Inhibition of phosphodiesterase 4 (PDE4) reduces dermal fibrosis by interfering with the release of interleukin-6 from M2 macrophages

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To investigate the disease-modifying effects of phosphodiesterase 4 (PDE4) inhibition in preclinical models of systemic sclerosis (SSc).


We studied the effects of PDE4 inhibition in a prevention and a treatment model of bleomycin-induced skin fibrosis, in the topoisomerase mouse model as well as in a model of sclerodermatous chronic graft-versus-host disease. To better understand the mode of action of PDE4 blockade in preclinical models of SSc, we investigated fibrosis-relevant mediators in fibroblasts and macrophages from healthy individuals and patients suffering from diffuse-cutaneous SSc on blockade of PDE4.


Specific inhibition of PDE4 by rolipram and apremilast had potent antifibrotic effects in bleomycin-induced skin fibrosis models, in the topoisomerase I mouse model and in murine sclerodermatous chronic graft-versus-host disease. Fibroblasts were not the direct targets of the antifibrotic effects of PDE4 blockade. Reduced leucocyte infiltration in lesional skin on PDE4 blockade suggested an immune-mediated mechanism. Further analysis revealed that PDE4 inhibition decreased the differentiation of M2 macrophages and the release of several profibrotic cytokines, resulting in reduced fibroblast activation and collagen release. Within these profibrotic mediators, interleukin-6 appeared to play a central role.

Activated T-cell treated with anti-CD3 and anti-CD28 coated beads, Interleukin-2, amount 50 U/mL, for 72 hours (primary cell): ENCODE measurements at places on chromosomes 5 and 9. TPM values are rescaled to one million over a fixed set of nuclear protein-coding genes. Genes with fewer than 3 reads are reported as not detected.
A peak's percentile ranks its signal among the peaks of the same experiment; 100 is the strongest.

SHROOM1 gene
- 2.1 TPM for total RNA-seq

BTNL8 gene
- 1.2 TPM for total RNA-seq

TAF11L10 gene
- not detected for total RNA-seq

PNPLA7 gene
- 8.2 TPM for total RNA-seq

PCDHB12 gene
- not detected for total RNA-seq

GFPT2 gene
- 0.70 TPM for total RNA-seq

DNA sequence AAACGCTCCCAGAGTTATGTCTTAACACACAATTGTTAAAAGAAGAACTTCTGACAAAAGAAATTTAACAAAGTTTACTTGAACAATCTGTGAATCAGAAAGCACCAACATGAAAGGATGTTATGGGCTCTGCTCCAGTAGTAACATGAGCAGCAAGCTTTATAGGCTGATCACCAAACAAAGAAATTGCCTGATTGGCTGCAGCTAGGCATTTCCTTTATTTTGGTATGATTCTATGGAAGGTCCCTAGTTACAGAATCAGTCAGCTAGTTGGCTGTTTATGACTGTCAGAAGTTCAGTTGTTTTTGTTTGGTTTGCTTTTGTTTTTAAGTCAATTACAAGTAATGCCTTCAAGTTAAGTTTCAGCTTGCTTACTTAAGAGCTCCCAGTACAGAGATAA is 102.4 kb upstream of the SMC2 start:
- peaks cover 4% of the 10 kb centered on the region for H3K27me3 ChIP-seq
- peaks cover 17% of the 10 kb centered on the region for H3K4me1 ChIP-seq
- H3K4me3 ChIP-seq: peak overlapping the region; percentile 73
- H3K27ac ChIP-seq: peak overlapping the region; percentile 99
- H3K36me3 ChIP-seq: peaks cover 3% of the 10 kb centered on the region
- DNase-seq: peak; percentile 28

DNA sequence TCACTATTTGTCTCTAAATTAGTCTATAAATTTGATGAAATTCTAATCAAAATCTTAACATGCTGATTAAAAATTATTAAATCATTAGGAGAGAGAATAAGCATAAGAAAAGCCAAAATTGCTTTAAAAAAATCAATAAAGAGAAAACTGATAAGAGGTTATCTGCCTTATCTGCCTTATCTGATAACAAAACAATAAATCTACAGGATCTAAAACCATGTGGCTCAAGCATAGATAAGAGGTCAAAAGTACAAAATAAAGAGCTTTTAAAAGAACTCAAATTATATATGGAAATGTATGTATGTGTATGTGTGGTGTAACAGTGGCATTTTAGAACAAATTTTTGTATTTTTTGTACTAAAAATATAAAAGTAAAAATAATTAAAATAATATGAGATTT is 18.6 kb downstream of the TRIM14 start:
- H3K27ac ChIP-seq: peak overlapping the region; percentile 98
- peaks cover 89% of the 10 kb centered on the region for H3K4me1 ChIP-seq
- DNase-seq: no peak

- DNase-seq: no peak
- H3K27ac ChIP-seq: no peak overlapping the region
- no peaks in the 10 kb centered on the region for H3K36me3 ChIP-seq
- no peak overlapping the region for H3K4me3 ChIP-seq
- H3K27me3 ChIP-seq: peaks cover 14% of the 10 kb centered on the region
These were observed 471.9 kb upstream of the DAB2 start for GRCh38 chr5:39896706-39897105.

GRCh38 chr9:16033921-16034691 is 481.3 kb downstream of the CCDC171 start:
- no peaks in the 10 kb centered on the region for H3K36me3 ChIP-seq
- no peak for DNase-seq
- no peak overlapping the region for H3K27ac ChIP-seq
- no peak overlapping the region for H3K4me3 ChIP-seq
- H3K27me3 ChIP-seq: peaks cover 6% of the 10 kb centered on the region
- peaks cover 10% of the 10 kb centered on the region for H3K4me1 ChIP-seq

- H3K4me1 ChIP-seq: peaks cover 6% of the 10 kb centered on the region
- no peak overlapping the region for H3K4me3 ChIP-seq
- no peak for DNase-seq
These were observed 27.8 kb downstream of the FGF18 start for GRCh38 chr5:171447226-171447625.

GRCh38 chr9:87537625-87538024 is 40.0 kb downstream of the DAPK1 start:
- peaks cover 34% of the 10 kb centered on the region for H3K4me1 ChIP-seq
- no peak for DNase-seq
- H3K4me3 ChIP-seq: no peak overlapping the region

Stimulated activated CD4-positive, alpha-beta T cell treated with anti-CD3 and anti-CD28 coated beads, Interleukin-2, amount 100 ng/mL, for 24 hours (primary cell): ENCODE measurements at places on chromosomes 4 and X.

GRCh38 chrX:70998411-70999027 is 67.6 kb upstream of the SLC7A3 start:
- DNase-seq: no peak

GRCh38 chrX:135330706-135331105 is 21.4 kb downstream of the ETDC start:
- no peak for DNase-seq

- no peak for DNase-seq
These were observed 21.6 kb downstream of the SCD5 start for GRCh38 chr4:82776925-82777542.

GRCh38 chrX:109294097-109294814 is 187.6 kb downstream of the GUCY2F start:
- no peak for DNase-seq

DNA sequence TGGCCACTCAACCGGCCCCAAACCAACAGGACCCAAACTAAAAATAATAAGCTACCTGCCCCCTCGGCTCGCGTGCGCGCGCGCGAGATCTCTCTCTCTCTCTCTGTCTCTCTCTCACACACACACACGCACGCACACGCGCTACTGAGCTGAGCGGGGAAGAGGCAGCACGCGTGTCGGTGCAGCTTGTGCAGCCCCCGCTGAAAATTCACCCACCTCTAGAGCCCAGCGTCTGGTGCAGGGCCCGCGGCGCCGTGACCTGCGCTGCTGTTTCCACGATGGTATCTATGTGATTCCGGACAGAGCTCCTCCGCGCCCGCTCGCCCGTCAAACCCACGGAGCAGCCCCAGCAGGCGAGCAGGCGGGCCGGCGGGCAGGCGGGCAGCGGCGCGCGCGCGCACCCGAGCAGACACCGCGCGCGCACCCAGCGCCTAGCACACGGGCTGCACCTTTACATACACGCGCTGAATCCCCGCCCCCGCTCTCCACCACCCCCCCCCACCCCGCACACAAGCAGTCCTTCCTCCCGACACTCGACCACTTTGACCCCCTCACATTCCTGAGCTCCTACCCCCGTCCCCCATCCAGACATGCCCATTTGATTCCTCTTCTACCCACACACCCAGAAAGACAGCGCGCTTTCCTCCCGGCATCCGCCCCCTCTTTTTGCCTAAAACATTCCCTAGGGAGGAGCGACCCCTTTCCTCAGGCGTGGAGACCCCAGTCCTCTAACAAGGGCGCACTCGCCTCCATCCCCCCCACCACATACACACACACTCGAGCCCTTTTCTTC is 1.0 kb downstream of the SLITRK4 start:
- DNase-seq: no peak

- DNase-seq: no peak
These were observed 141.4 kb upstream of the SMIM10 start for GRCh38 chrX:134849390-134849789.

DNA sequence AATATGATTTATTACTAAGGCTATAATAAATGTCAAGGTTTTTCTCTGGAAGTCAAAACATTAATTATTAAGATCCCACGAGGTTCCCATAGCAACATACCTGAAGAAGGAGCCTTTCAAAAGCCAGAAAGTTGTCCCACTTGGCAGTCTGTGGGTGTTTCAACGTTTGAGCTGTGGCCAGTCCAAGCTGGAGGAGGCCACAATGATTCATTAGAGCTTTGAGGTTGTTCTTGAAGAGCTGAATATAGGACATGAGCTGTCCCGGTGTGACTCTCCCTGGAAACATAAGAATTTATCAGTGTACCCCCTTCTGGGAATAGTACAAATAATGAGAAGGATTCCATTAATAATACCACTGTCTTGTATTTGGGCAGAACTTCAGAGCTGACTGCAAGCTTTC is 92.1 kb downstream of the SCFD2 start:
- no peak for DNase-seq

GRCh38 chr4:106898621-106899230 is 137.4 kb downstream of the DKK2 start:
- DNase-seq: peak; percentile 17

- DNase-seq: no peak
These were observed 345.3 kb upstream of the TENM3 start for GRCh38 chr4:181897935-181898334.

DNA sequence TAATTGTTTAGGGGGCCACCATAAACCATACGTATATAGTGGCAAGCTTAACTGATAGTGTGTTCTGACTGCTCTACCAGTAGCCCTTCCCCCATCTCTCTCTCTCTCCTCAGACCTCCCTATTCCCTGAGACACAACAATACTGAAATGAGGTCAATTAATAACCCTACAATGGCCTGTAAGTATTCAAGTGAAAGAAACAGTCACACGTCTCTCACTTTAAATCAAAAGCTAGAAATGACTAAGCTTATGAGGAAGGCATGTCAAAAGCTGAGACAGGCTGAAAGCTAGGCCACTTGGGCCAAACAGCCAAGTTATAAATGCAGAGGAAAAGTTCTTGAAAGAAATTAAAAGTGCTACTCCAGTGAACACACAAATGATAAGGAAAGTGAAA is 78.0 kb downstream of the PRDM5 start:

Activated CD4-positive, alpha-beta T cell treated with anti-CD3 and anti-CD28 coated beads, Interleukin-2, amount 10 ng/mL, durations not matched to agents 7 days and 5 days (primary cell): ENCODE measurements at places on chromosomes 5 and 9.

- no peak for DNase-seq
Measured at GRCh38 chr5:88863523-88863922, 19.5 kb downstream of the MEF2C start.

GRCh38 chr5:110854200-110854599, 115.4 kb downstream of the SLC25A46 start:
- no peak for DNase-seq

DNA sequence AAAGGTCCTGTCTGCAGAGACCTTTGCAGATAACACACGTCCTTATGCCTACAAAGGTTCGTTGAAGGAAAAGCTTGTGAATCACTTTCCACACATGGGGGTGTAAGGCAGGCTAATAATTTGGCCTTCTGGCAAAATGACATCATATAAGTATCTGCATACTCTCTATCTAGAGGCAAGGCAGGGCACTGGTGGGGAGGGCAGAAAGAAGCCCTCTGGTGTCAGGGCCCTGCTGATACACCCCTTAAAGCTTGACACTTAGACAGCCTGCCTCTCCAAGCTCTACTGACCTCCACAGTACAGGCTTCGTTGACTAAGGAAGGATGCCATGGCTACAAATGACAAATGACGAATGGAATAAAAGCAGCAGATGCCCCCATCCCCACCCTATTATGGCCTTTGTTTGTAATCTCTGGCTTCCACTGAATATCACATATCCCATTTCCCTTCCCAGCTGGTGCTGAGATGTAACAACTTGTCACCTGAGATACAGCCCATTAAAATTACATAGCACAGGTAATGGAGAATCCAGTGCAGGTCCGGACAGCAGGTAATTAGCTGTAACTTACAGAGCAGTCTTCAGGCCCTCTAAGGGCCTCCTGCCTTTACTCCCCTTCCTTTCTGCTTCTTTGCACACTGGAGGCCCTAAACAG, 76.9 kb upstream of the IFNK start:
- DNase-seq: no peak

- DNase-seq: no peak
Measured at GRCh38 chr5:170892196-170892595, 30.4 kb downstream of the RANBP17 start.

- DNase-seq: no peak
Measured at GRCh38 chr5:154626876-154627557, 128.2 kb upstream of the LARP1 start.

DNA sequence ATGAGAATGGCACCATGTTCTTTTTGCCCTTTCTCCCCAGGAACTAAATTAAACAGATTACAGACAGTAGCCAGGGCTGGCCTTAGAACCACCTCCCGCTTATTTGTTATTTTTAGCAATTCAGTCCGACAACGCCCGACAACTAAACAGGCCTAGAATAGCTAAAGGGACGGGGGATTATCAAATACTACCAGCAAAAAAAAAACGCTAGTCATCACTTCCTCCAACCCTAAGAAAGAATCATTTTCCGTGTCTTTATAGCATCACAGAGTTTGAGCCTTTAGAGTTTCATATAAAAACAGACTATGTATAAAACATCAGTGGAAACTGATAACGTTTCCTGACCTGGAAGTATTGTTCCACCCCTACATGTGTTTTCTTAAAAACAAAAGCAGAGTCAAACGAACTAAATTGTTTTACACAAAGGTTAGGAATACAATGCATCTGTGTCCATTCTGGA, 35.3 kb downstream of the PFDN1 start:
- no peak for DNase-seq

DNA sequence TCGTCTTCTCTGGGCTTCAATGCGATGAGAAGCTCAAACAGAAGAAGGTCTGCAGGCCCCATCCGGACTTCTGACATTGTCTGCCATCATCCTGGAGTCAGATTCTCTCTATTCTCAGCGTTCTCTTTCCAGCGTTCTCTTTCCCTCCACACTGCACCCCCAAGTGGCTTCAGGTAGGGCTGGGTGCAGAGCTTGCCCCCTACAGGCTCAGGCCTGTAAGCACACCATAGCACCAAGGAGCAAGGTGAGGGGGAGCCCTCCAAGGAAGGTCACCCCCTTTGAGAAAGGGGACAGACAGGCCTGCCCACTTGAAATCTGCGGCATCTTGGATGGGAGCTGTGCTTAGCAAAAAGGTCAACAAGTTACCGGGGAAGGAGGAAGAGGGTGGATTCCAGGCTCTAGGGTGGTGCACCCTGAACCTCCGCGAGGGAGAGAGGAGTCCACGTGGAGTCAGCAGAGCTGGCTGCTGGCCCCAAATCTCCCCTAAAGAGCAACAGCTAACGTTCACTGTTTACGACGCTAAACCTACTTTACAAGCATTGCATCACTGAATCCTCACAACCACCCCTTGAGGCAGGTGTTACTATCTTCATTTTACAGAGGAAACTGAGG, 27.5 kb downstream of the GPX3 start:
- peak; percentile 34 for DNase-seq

PDE4 inhibition reduces inflammatory cell activity and the release of profibrotic cytokines from M2 macrophages, leading to decreased fibroblast activation and collagen release. Importantly, apremilast is already approved for the treatment of psoriasis and psoriatic arthritis. Therefore, PDE4 inhibitors might be further developed as potential antifibrotic therapies for patients with SSc. Our findings suggest that particularly patients with inflammation-driven fibrosis might benefit from PDE4 blockade.

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